Plenary speech on self-certification of importers of minerals and metals originating in conflict-affected and high-risk areas

Marietje
Marietje Schaake (ALDE) – Mr President, it is essential that trade policies are a key element in broader EU foreign policy goals, such as conflict resolution, human rights and development. That is why we need effective measures to break the link between the world’s most terrible conflicts and the role the trade in minerals plays in them; a link that currently leads from war to our living rooms. We must make a clear distinction between legitimate mining and trading in blood-stained minerals globally. For our Group, the Commission proposals – which were mostly voluntary measures – did not go far enough. We put forward amendments with mandatory schemes for smelters and refiners, which are the key players in this market and cover most of the global market. We also called for support mechanisms for small and medium-sized enterprises in their efforts to ensure due diligence and compliance, because consumers deserve transparency. Through a review, we ensure that adequate enough mechanisms are in place to make sure that we accomplished in practice what we hope to accomplish now with this regulation. There are important lessons to be learned from the past, such as from the Dodd-Frank Act which unintentionally led to Congo-free instead of conflict-free implications and hurt many people in their legitimate work and livelihoods. We should not hurt people with our good intentions. So meanwhile, while we focus on these important trade measures, let us look at the bigger picture too and keep an eye on all measures that are needed to end conflict all over the world, especially in the Great Lakes regions.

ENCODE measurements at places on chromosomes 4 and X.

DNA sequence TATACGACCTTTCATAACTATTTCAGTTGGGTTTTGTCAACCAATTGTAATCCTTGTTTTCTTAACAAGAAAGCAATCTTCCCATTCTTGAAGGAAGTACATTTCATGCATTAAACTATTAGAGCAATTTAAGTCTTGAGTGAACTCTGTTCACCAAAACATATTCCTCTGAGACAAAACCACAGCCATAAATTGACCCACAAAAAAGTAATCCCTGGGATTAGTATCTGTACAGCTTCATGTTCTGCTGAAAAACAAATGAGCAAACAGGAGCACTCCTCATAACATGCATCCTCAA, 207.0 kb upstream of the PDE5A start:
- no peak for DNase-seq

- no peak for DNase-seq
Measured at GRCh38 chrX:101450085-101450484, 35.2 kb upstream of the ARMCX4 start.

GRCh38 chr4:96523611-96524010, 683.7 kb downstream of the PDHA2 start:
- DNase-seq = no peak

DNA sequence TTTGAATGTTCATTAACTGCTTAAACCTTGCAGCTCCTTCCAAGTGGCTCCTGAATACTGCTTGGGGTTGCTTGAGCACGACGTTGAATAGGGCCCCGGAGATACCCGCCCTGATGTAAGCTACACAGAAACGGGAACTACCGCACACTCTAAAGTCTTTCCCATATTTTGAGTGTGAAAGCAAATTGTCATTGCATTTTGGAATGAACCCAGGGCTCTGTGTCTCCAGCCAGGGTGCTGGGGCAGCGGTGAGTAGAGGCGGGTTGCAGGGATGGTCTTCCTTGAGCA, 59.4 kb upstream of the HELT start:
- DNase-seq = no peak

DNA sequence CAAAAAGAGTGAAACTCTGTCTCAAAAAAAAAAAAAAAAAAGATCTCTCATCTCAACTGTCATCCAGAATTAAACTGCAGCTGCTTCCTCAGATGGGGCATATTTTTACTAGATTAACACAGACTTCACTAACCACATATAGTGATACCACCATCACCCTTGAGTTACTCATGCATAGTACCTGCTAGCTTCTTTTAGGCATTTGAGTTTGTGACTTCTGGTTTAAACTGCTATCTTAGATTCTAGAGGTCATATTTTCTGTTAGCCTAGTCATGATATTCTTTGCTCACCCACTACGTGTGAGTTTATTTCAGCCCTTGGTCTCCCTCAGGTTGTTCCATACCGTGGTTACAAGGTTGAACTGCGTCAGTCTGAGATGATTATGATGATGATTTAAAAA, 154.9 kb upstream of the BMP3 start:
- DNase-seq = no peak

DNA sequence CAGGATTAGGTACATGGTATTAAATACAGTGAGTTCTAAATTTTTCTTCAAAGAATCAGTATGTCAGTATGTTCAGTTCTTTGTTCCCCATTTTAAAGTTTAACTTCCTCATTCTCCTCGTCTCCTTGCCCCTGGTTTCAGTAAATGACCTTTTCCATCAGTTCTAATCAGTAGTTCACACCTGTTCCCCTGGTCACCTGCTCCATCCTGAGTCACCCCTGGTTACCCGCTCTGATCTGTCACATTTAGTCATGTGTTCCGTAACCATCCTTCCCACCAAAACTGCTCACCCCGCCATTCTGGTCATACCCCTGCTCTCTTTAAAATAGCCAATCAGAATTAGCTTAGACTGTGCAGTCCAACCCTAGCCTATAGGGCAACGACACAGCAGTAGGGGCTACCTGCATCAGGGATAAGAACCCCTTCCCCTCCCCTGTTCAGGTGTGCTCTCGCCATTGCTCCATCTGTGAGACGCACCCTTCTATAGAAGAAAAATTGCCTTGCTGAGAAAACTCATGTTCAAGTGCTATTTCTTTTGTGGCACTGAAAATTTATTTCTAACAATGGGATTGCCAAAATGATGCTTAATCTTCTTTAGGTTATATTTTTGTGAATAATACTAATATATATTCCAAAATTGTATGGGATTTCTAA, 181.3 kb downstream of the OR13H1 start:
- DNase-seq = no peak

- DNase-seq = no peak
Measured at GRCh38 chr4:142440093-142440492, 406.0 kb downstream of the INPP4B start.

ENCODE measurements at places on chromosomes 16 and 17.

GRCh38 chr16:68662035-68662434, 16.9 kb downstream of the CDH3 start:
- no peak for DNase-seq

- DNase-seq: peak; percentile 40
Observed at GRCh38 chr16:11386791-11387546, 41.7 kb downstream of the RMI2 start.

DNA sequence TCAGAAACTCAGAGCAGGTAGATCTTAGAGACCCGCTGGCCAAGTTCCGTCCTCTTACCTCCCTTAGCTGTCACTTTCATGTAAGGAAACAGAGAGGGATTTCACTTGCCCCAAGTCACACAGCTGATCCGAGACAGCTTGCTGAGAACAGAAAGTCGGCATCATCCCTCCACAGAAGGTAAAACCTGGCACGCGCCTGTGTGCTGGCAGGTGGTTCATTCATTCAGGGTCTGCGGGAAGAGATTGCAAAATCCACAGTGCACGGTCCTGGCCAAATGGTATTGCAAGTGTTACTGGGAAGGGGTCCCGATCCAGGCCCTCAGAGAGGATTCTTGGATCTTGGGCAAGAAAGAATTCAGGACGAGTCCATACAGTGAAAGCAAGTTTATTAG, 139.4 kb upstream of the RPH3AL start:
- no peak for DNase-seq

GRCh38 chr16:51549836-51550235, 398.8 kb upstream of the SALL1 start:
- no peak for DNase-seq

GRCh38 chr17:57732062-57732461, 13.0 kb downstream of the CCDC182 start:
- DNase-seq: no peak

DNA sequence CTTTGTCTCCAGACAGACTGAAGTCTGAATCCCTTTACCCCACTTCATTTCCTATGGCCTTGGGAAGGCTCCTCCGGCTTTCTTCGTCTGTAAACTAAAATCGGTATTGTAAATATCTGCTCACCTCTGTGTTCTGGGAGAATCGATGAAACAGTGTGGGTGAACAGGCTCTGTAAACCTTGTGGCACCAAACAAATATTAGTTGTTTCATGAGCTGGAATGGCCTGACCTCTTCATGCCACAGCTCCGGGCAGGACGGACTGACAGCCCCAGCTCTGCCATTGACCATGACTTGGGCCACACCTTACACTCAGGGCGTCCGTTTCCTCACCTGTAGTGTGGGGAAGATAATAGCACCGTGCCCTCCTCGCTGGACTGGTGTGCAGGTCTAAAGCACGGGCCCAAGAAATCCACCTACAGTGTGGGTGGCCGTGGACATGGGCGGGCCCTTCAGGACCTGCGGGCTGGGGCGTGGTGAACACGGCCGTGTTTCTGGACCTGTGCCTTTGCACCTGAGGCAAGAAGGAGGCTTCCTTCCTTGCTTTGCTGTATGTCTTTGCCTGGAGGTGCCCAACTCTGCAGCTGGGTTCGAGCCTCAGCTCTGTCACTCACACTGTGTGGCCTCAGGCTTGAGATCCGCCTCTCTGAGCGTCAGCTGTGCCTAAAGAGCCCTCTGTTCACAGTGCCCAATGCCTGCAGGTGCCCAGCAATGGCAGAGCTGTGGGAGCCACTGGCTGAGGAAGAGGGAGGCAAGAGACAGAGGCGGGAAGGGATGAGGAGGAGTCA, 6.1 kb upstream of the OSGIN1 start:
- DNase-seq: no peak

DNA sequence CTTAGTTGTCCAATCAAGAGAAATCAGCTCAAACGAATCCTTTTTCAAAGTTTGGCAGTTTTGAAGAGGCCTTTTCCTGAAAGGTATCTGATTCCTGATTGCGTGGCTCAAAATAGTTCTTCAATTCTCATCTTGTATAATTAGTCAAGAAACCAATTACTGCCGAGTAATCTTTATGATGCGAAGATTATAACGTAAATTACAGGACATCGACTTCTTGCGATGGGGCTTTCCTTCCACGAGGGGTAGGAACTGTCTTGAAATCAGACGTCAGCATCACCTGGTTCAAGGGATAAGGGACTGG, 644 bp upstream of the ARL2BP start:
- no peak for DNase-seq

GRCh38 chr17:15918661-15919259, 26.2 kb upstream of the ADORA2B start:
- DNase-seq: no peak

See also: 16-04-2015 Curbing the trade in conflict minerals requires a realistic approach